How to Determine How Much Your Stockholders' Equity Has Increased

by W D Adkins

Stockholders’ equity is the dollar value of a company’s assets minus liabilities. When a company you have invested in earns a profit, stockholders’ equity increases unless the company pays out all of the earnings as dividends. The total shareholders’ equity can also increase if the company issues more shares. The sale of new shares normally has little impact on your equity, however. Keep in mind that stockholders’ equity, or book value, is not the same as the market price of the shares. Market price is determined by how much investors are willing to pay for a company’s stock, not by the worth of the company on paper.

1. Obtain a copy of the company’s annual report. If you are a registered stockholder, you will be sent a copy. If not, you can usually download the annual report from the company’s website. Find the statement of stockholders’ equity. It is one of several financial statements that must be included in the annual report.

2. Calculate the stockholders’ equity for the beginning of the year. The required information is listed at the top of the statement of stockholders’ equity. Stockholders’ equity consists of the stock’s par value, retained earnings and additional paid-in capital. Add these items together and subtract the value of treasury stock, if any. Treasury stock consists of previously issued common stock the company has repurchased.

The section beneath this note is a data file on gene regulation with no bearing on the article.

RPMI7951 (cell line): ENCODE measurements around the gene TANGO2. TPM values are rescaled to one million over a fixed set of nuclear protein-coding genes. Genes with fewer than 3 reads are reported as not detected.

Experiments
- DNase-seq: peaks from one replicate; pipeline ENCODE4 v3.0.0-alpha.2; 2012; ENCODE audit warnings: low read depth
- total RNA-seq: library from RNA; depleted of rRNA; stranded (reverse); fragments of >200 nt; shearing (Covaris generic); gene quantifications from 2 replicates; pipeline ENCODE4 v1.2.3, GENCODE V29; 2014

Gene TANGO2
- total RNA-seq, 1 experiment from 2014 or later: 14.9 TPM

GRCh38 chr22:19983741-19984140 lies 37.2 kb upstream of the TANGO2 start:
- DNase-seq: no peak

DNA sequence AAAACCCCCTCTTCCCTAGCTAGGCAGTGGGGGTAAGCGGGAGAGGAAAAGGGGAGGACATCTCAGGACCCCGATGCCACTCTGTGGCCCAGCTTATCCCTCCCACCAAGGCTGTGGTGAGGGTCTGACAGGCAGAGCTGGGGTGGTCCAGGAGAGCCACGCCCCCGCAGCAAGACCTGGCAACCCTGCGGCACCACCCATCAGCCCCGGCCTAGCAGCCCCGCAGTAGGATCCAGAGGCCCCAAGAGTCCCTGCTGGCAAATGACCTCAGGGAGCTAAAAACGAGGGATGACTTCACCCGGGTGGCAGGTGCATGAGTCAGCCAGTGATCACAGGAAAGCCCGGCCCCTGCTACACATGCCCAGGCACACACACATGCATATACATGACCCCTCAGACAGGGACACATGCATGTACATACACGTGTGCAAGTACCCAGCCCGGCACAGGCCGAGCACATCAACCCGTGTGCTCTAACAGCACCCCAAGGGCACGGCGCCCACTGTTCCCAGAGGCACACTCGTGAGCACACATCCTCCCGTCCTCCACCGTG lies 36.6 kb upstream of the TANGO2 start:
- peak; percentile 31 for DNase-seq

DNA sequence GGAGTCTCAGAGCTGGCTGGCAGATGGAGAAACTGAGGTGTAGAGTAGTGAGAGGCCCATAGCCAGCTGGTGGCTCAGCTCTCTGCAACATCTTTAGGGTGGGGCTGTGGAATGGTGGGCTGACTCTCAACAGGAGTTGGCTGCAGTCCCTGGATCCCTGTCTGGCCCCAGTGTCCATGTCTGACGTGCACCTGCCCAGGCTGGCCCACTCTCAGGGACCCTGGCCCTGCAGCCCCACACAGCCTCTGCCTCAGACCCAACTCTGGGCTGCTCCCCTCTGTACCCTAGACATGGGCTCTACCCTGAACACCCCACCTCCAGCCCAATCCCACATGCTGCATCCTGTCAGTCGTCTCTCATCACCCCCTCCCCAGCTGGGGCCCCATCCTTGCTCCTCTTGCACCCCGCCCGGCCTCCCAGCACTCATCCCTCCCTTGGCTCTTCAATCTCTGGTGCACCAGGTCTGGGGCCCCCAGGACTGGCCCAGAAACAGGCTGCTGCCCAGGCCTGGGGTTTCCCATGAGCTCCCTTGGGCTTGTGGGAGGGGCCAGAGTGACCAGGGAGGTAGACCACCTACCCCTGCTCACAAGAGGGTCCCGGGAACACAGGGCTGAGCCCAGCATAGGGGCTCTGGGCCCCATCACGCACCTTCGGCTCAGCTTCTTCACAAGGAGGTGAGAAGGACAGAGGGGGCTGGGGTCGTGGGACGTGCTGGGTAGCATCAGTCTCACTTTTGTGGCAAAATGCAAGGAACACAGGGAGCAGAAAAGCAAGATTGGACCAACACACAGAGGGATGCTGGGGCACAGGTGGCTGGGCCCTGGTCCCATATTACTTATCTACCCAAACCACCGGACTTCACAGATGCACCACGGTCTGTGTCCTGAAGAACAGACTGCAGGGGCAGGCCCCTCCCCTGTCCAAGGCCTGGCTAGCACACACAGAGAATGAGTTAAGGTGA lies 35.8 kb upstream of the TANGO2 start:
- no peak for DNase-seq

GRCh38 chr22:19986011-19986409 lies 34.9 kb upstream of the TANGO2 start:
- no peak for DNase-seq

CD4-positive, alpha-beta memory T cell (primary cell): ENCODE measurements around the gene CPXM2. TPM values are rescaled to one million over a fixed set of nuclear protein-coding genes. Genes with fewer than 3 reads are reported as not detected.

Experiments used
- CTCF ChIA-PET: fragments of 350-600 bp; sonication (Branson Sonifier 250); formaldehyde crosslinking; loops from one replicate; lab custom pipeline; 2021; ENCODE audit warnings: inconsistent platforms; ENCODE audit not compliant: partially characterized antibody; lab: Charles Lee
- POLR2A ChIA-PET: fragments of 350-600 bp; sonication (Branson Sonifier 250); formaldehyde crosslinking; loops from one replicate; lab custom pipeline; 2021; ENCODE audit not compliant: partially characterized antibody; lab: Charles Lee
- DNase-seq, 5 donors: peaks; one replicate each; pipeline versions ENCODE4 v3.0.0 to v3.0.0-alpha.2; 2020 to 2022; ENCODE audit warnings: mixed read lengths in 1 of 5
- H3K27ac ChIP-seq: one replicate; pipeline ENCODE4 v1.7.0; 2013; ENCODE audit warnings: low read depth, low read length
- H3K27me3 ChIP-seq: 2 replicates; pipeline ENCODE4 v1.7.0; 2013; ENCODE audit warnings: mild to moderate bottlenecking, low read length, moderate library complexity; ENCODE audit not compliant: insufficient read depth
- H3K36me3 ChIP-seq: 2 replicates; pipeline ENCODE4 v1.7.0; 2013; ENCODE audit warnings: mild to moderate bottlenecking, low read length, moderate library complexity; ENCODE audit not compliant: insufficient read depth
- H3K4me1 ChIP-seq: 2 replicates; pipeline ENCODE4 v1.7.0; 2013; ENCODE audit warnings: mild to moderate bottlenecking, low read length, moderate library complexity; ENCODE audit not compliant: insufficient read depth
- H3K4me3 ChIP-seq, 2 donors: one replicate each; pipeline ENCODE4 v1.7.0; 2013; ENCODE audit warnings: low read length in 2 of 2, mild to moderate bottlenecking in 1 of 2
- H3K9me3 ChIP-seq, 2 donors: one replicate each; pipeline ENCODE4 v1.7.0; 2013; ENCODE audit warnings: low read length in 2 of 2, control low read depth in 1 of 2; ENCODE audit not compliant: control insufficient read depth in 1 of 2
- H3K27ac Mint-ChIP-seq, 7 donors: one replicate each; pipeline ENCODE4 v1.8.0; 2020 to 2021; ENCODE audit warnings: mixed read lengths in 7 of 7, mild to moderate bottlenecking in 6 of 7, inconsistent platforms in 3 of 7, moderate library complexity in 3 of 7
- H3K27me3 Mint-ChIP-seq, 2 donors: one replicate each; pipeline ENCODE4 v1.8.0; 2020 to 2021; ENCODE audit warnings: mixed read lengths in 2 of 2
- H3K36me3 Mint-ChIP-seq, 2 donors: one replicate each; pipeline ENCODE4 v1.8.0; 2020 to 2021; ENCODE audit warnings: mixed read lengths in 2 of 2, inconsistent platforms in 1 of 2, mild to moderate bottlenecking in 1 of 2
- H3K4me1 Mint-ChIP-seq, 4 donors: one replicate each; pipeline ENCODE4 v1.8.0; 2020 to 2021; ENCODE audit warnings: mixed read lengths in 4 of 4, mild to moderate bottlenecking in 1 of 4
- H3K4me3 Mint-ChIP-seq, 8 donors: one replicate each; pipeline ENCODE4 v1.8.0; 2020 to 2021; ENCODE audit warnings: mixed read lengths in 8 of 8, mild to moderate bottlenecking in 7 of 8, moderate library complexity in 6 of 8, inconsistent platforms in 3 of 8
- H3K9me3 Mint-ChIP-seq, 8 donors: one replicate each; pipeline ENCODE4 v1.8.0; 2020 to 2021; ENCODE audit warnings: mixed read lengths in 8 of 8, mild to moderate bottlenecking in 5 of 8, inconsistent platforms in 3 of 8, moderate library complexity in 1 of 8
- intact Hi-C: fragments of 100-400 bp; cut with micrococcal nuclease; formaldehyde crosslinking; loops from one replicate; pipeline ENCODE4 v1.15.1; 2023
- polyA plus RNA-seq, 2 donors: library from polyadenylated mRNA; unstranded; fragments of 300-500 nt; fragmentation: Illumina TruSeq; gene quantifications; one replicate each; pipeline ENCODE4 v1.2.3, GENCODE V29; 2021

3. Divide the stockholders’ equity by the number of shares outstanding as of the beginning of the year. The number of outstanding shares is normally listed on the statement of stockholders’ equity or in notes following the statement. For example, if the stockholders’ equity was $15 million at the start of the year and there were 1.2 million shares outstanding, you get $12.50 per share. This was the book value of one share at the beginning of the year.

4. Repeat Steps 2 and 3 above using the figures for the end of the year. These figures are located at the bottom of the statement of stockholders’ equity. When you divide the ending figures by the number of outstanding shares, be sure to use the shares outstanding figure for the end of the year.

5. Subtract the book value per share at the beginning of they year from the book value per share at the end of the year. Suppose the starting book value was $12.50 and it is now $15 per share. The difference is $2.50 per share. Multiply the difference by the number of shares you own. If you own 500 shares of the company’s common stock, this works out to $1,250. So $1,250 is the increase in your equity.

About the Author

Based in Atlanta, Georgia, W D Adkins has been writing professionally since 2008. He writes about business, personal finance and careers. Adkins holds master's degrees in history and sociology from Georgia State University. He became a member of the Society of Professional Journalists in 2009.